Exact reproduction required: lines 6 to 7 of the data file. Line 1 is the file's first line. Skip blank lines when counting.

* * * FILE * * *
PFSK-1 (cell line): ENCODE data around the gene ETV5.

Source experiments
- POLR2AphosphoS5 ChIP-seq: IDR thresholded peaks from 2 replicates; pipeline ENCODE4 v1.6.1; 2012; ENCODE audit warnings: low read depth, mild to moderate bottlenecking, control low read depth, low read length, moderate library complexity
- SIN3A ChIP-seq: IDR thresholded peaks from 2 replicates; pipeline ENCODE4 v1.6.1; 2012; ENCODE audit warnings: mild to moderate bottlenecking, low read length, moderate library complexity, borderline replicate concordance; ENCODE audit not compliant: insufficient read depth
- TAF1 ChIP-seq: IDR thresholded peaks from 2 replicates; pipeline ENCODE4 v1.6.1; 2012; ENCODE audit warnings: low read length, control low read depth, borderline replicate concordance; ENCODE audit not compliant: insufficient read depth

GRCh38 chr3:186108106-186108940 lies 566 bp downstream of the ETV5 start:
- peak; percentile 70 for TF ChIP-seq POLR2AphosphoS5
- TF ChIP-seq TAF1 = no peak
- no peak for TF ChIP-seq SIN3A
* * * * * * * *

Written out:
GRCh38 chr3:186108106-186108940 lies 566 bp downstream of the ETV5 start:
- peak; percentile 70 for TF ChIP-seq POLR2AphosphoS5